Saturday, December 20, 2014

Why I talk smack about my kid on social media.

I adore Skyler.  Nothing he could ever do will make me love him less, though I don't always like his behavior.  I believe that he knows he isn't perfect, and I see a desire in him to keep making progress on this whole growing up bit.  And I admit that he may be mad at me if he knew how much I post about him.  At this point I am hoping that by the time he has his own tween he will forgive me.

But I'm not sharing this stuff for him.  I'm sharing it because of all the challenges we have faced with ADHD/ODD, the hardest to deal with is how isolating it can feel.  When all you see on social media and at the park is happy, well behaved kids with excellent, calm parents- it hurts.  That is nobody's fault.  I LOVE seeing pictures of your adorable children.  I love reading about the funny things they say and do.  I am happy for your family successes and I post these things, too.  Please don't take this as me asking you not to post about the award your kid got or your child's delicious Santa picture.

But you know who else I appreciate?  The mom who posts that perhaps today-in-parenting isn't going so well.  The parent who posted that her kid had a meltdown in the grocery store and the dad whose daughter thinks he "just doesn't get it".  The adult children who mention that they appreciate their parents putting up with them because, well, sometimes they were hard to put up with.

There are parenting books on how to handle tantrums, dedicated teachers who come up with creative success strategies and wonderful therapists who help families work through power struggles.  There are many struggles that come along with a child who has extra challenges (or any kid, for that matter), and thankfully many tools to deal with these things exist.  But that doesn't mean it isn't isolating.  That is doesn't make you question your parenting or even your sanity now and then.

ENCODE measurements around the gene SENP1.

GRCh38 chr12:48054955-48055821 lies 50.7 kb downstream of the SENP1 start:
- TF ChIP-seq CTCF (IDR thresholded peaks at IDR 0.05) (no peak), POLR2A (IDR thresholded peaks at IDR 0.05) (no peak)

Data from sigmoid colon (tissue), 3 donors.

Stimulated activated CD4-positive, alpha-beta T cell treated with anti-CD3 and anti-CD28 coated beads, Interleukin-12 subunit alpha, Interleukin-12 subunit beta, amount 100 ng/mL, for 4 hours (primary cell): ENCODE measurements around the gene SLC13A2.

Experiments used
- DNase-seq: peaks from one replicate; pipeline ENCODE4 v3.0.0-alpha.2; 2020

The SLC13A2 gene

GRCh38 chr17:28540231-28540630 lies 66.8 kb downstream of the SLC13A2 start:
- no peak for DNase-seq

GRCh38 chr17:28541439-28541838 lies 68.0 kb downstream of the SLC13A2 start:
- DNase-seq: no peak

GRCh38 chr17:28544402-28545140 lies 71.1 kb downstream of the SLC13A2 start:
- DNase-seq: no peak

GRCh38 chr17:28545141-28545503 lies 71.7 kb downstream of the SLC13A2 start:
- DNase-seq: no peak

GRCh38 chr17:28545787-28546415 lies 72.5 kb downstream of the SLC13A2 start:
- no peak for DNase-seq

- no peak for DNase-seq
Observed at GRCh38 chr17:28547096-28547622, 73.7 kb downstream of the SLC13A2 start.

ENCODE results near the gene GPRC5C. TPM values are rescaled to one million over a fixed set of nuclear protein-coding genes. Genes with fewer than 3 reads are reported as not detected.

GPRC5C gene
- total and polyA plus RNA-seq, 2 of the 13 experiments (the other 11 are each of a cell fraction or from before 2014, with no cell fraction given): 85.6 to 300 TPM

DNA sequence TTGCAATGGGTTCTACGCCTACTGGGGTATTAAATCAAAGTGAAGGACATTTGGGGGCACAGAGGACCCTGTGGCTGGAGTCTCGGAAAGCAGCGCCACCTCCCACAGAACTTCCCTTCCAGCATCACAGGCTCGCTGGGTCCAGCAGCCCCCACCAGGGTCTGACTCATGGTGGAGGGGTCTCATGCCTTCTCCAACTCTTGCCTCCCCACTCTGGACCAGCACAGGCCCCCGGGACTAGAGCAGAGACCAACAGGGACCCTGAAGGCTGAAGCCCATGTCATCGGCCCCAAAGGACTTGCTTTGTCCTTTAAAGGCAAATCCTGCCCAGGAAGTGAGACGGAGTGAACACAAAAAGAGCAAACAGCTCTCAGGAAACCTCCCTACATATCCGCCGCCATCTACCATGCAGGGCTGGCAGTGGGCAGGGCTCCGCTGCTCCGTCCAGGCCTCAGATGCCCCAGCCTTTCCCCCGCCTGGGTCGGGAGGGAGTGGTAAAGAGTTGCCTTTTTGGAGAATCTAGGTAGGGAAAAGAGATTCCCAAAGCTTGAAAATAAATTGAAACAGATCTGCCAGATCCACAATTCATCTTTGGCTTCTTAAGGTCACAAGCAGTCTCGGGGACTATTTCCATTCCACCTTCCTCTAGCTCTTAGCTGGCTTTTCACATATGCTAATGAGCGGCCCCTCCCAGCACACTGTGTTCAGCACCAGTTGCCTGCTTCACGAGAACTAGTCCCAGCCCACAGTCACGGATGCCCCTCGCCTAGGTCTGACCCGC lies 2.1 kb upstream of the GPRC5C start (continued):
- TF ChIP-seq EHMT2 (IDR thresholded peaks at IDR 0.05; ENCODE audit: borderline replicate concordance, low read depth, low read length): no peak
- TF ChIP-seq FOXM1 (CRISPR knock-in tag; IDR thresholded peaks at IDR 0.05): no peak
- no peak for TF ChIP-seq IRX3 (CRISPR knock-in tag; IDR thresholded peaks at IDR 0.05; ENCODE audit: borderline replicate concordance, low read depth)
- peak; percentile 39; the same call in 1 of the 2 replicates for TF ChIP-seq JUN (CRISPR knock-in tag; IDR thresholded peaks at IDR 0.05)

I know I'm not the only parent who, when asked "how is the school year going?" at a PTA meeting has to quickly think- should I really say, or will I get that "yikes, sorry I asked" look?  I'm not the only parent who has skipped a company party because I fear that a tantrum could leave my childless colleagues seeing me in a different light.  I'm not the only parent who has debated over medication vs. therapy vs. yet another parenting strategy vs. giving up and drinking wine.  But for awhile it sure felt like it.  And that made this whole situation so much harder.  What's more, since I felt isolated and was afraid to be honest about the hardships, nobody was there to tell me that it's ok and that I am NOT an awful parent who just isn't getting this mommy gig right.  So in addition to my kid's behaviors beating me up emotionally, I added a whole ton of self blame on it until I was almost drowning.  If I drown, what happens to Skyler?

And guess what got me through?  The mom who admitted on Facebook that her son's ADHD was bringing her to the point of exhaustion.  Because she was willing to admit that maybe the smiling family photo doesn't tell the whole story, but I could tell that she is a great mom and her kid will make it out of childhood just fine.

I don't want other parents to struggle but the truth is that they will.  And if they remember that time I posted that a call from the teacher completely derailed my day...maybe when they get that call, they will skip the feeling-like-a-failure stage and go straight to the figure-this-out phase.

I love my child so much.  He is incredibly empathetic and creative and funny.  I am convinced that eventually the ADHD will be a help to him- the kid doesn't need coffee to go all out, all day long!  But he isn't perfect.  And he doesn't think he is, and I don't think he is.  If I did we would just skip all this hard stuff and wish him luck in adulthood.

I am sharing it on social media because as necessary as this parenting job is, it is HARD.  And I have come to realize that admitting that isn't weakness or negative or overly dramatic- it's just real.  I will not add to it by contributing to society's habit of posting the good stuff and not talking about the hard stuff.

So I post that my kid got a referral.  Or a few.  And I post that I followed his little butt around school and check in with the teachers, even though it means eyerolls and proclamations of "you are ruining my life!".  Some parents won't understand why I post what I do.  But honestly?  I'm not posting for those parents.  I'm posting for the parent who will hopefully someday feel comfortable reaching out because they remember the time that my status admitted that from time to time my awesome kid is a pain in the butt.  Because you aren't alone, and you shouldn't feel like it.

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